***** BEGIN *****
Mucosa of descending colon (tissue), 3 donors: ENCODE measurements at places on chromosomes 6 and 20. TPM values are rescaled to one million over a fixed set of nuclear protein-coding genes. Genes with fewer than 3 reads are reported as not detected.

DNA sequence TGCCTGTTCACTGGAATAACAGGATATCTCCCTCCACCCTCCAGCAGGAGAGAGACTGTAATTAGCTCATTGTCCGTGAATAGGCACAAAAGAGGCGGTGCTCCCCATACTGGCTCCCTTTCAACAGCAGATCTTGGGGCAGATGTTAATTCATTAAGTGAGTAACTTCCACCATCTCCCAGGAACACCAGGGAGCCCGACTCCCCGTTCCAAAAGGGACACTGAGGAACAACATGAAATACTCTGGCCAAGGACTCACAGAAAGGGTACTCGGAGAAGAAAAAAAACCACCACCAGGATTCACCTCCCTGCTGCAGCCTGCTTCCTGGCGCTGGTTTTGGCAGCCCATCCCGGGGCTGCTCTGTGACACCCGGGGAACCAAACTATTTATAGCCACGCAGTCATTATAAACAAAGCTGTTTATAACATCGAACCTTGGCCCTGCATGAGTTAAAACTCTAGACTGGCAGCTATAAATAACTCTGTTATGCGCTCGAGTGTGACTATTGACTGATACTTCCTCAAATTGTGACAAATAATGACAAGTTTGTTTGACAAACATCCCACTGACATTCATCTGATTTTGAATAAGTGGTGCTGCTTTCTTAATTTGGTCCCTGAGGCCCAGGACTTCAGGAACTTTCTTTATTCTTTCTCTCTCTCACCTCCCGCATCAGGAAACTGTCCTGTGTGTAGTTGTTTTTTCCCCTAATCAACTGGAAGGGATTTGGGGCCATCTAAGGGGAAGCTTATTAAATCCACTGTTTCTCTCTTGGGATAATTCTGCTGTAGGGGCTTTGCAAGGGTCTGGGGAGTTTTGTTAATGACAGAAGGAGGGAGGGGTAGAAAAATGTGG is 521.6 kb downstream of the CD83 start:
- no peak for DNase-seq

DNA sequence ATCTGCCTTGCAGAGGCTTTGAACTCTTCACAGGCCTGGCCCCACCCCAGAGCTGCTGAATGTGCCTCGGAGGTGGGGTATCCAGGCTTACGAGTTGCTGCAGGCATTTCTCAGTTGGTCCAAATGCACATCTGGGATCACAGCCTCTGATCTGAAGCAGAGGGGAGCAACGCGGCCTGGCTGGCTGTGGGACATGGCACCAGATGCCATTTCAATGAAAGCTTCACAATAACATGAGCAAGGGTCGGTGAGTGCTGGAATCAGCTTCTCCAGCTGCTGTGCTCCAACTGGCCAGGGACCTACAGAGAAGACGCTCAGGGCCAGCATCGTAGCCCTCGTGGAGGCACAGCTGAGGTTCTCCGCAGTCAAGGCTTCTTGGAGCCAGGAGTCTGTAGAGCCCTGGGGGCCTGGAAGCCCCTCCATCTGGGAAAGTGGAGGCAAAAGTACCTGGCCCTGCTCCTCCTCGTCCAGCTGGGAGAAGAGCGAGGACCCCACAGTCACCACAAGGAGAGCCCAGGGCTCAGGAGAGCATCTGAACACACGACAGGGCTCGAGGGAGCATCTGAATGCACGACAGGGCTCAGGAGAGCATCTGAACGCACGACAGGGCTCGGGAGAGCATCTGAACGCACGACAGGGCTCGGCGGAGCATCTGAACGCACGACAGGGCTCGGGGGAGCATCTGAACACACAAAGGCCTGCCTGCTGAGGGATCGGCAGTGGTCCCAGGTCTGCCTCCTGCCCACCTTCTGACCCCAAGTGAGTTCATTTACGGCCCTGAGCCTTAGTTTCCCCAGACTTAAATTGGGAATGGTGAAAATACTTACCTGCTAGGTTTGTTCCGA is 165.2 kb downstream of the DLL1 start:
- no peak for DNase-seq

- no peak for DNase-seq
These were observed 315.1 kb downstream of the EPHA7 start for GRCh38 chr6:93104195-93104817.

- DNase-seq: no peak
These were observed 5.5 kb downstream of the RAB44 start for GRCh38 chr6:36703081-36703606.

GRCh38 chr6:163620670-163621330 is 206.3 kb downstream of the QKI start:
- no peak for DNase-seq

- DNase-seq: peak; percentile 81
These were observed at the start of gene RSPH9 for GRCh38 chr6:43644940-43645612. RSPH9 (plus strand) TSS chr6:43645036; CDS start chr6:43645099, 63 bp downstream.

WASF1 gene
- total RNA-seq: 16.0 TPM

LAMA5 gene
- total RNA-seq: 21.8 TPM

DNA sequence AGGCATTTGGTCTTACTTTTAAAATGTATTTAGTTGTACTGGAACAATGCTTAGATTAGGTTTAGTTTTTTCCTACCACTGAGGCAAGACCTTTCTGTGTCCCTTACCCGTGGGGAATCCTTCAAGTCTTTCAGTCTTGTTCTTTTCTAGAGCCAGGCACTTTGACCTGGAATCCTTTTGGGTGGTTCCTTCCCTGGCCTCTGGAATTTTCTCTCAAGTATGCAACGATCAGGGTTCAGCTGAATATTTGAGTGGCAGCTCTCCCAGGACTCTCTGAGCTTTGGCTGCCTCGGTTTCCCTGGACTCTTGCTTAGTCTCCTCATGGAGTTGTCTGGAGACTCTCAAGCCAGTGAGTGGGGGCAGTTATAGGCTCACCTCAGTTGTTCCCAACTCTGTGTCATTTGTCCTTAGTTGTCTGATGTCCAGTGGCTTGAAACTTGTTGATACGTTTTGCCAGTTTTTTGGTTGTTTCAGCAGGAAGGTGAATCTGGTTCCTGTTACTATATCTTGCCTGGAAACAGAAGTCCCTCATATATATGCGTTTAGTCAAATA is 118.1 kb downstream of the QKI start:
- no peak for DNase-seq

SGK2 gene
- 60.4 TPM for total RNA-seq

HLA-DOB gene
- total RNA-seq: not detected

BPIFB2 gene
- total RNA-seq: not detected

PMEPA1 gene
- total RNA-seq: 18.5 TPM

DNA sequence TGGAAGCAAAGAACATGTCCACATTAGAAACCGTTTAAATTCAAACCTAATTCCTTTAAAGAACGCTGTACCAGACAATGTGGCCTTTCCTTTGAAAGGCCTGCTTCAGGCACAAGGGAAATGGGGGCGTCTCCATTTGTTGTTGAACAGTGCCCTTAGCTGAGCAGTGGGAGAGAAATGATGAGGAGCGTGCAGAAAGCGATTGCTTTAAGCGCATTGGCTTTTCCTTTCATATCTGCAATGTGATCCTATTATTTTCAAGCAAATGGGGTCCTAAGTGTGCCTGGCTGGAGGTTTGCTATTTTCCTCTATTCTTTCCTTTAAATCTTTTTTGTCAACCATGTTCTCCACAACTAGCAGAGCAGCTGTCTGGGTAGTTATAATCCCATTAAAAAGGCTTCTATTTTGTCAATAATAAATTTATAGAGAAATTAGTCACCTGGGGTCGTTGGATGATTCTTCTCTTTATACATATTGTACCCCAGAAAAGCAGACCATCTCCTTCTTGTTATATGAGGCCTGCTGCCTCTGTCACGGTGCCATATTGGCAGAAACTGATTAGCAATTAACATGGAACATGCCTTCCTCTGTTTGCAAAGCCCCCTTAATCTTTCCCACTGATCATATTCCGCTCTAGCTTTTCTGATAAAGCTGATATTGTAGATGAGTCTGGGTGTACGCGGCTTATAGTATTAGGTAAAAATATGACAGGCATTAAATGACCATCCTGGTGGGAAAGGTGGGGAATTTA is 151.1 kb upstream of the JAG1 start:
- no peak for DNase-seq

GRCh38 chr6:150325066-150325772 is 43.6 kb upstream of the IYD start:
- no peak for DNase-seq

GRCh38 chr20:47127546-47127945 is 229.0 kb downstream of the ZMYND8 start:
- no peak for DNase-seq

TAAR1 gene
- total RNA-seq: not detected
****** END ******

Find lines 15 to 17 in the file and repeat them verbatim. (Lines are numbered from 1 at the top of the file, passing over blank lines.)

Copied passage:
- total RNA-seq: 16.0 TPM

LAMA5 gene
- total RNA-seq: 21.8 TPM